IZ also appears to be gaining traction: In a survey of 273 inclusionary zoning programs, 70 percent were created after the year 2000, and the momentum is still going. New York City passed IZ in 2016, Wisconsin is currently considering a bill, and IZ was a major component of SB 827, California’s failed but widely touted transit density bill. However, IZ remains controversial, generating scorn from economists and lawsuits from developers.
Washington, D.C.: The District’s current IZ program went into effect in 2009, and the first BMR units became available in 2011. It only applies to residential projects of 10 units or more, and requires that 8 to 10 percent of the project square footage (not unit count) be designated as BMR housing. In exchange for compliance with this policy, developers can receive up to a 20 percent increase in density over the set zoning. The price of the BMR units is set to 80 percent of the area median income for for sale units, and 60 percent AMI for rental units. As in other cities, the lottery process for qualifying for an affordable unit is a complicated one, so the city requires interested households to attend an “IZ Orientation” class. For renters of IZ units, the District requires households to sign one-year leases, and to certify each year that they remain below the designated income threshold. The District does not place income restrictions on owners of IZ units after the initial purchase, although it does require residents to prove that the unit is in fact their primary residence.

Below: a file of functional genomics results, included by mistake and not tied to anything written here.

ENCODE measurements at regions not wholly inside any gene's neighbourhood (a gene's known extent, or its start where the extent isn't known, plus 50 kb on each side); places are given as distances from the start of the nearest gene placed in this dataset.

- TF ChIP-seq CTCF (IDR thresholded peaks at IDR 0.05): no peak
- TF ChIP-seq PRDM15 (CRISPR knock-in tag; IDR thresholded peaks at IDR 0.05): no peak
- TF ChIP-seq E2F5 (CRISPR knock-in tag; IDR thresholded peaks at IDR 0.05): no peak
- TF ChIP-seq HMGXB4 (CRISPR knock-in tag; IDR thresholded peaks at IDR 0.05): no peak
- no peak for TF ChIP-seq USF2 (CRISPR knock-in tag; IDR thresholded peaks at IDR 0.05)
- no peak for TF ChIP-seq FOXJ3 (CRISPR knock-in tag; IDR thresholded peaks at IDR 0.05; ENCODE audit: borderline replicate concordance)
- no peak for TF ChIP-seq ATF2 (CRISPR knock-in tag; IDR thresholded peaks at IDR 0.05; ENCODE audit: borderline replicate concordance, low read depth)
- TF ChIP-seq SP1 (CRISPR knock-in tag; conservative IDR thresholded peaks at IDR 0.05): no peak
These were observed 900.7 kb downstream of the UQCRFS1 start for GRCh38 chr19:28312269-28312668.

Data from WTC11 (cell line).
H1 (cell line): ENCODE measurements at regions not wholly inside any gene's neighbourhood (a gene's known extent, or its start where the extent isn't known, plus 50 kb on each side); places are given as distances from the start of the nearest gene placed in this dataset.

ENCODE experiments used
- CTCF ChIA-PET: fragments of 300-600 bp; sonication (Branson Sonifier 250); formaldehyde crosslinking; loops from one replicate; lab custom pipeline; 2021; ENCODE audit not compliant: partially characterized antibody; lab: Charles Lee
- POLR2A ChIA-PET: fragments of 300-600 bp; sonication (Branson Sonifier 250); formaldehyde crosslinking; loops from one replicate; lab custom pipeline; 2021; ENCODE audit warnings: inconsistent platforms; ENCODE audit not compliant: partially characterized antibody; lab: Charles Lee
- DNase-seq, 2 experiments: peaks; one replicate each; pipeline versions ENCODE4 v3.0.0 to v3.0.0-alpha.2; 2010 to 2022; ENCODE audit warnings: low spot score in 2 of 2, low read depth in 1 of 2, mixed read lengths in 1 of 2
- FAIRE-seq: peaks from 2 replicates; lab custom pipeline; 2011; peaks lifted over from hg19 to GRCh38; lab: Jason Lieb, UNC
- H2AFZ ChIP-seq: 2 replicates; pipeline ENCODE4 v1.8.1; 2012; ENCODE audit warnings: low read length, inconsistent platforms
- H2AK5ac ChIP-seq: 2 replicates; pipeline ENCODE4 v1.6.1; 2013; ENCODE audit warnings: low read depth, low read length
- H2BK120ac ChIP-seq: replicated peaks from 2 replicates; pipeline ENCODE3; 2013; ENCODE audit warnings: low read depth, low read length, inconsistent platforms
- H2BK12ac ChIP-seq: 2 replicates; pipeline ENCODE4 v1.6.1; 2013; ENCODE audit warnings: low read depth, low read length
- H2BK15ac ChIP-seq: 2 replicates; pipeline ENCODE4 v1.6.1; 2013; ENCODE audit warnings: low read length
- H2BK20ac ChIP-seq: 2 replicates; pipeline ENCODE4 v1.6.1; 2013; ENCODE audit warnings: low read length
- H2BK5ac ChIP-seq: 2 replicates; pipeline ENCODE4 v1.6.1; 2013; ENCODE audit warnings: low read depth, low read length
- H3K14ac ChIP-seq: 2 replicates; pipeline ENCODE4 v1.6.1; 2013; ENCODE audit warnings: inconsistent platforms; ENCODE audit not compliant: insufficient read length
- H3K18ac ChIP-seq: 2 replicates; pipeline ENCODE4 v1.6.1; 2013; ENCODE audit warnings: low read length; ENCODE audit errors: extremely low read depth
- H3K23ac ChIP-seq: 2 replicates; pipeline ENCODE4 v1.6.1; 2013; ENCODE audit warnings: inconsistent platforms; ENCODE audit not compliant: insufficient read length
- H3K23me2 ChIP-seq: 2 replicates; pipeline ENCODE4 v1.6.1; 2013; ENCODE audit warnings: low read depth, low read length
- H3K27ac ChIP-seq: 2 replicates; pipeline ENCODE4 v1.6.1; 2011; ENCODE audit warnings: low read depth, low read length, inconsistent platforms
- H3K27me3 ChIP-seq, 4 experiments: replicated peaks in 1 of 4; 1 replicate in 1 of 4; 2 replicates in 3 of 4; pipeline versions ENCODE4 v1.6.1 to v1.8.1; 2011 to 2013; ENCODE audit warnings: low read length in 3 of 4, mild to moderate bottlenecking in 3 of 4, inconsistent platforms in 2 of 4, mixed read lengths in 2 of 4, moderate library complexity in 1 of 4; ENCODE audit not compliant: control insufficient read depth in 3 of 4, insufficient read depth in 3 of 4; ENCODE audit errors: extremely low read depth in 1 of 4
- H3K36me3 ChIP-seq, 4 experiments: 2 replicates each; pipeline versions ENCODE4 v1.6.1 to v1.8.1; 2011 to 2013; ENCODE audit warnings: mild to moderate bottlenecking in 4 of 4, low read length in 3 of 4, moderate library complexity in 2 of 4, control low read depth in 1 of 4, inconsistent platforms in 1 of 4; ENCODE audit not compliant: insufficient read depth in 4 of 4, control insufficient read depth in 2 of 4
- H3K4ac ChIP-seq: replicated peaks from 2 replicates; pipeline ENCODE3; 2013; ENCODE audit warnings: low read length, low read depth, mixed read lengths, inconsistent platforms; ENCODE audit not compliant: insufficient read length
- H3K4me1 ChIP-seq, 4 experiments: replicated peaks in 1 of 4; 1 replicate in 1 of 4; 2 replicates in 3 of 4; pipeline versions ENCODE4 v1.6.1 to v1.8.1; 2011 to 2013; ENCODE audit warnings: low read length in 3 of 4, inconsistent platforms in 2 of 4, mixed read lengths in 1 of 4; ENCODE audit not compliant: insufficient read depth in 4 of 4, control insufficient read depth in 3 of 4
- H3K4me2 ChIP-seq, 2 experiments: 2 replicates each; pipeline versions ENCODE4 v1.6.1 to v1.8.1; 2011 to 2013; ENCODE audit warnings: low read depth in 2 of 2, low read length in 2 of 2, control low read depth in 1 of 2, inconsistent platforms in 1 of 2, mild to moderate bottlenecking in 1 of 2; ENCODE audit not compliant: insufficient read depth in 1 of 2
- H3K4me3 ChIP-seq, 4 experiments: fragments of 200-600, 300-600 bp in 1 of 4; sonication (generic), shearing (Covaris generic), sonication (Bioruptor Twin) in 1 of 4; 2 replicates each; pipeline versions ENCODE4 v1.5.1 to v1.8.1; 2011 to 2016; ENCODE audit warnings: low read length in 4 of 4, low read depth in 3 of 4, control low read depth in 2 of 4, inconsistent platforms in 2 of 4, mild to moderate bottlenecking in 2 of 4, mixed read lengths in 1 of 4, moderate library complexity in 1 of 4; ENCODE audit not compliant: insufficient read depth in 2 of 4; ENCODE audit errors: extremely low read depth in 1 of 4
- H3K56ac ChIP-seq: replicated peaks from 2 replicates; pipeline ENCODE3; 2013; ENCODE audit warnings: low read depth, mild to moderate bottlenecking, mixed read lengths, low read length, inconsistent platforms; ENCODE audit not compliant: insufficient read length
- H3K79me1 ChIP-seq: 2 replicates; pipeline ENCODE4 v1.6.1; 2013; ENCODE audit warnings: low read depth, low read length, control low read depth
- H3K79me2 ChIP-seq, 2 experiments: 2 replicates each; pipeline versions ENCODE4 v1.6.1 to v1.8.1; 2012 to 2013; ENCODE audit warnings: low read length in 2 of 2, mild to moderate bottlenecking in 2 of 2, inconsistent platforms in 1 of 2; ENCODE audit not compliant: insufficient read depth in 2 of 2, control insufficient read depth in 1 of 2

The program has been criticized as ineffectual from the start. In 2015, the Washington Postreported that the program had generated an average of just one affordable for-sale unit, and eight affordable apartments per year in its first six years of existence. The program has become more effective in recent years, however, generating 191 units in fiscal year 2016, making for a grand total of 402 over the program’s first nine years. (Developer lawsuits tied up the program in its early years.)
Applications for new housing permits have risen steadily in the years since D.C. initiated its IZ requirements, signaling that the policy has not had an adverse effect on the overall housing supply. Of course, it’s important to note that these years correspond with the economic recovery following the Great Recession, during which housing production and demand increased nationwide. As housing prices rose over that period, the IZ program has not been much help for the District’s poorest residents. About three quarters of the units generated in FY 2016 went to households making between 50 and 80 percent of the AMI. Still, the program has generated affordable units across a fairly wide swath of the city, as the map below shows. The conspicuous exception is the District’s far Northwest quadrant, which is primarily white and zoned for single-family homes.
Builders and developers: While builders and developers express a range of opinions on IZ, they are usually the primary opponents of these policies. Developers in Chicago and California recently filed lawsuits against their local IZ laws, claiming that they violate private property rights. “Penalizing homebuilders with more costs and mandates deters the creation of more housing, and raises the overall cost of market-rate homes,” said one of the lawyers representing the California Building Association in a press release. This is, essentially, the main argument against IZ.